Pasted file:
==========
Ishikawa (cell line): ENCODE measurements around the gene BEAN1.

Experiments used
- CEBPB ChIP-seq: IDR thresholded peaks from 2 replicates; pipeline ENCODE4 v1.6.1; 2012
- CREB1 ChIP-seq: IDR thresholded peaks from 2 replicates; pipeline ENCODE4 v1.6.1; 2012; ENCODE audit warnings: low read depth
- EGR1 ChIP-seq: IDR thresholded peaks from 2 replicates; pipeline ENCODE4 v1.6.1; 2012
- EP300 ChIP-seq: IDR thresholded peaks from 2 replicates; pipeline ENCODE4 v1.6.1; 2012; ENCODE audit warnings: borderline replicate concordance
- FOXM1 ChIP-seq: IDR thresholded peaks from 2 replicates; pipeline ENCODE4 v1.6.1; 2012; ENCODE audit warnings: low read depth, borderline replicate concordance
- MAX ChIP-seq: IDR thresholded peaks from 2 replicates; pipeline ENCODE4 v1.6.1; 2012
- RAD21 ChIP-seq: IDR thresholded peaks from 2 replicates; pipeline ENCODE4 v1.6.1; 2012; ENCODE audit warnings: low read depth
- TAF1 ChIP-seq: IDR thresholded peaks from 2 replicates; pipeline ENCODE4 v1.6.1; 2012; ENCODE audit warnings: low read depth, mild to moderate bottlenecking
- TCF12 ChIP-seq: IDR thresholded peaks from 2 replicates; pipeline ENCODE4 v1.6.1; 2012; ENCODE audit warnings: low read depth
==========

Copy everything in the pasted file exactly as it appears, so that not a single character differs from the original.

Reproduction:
Ishikawa (cell line): ENCODE measurements around the gene BEAN1.

Experiments used
- CEBPB ChIP-seq: IDR thresholded peaks from 2 replicates; pipeline ENCODE4 v1.6.1; 2012
- CREB1 ChIP-seq: IDR thresholded peaks from 2 replicates; pipeline ENCODE4 v1.6.1; 2012; ENCODE audit warnings: low read depth
- EGR1 ChIP-seq: IDR thresholded peaks from 2 replicates; pipeline ENCODE4 v1.6.1; 2012
- EP300 ChIP-seq: IDR thresholded peaks from 2 replicates; pipeline ENCODE4 v1.6.1; 2012; ENCODE audit warnings: borderline replicate concordance
- FOXM1 ChIP-seq: IDR thresholded peaks from 2 replicates; pipeline ENCODE4 v1.6.1; 2012; ENCODE audit warnings: low read depth, borderline replicate concordance
- MAX ChIP-seq: IDR thresholded peaks from 2 replicates; pipeline ENCODE4 v1.6.1; 2012
- RAD21 ChIP-seq: IDR thresholded peaks from 2 replicates; pipeline ENCODE4 v1.6.1; 2012; ENCODE audit warnings: low read depth
- TAF1 ChIP-seq: IDR thresholded peaks from 2 replicates; pipeline ENCODE4 v1.6.1; 2012; ENCODE audit warnings: low read depth, mild to moderate bottlenecking
- TCF12 ChIP-seq: IDR thresholded peaks from 2 replicates; pipeline ENCODE4 v1.6.1; 2012; ENCODE audit warnings: low read depth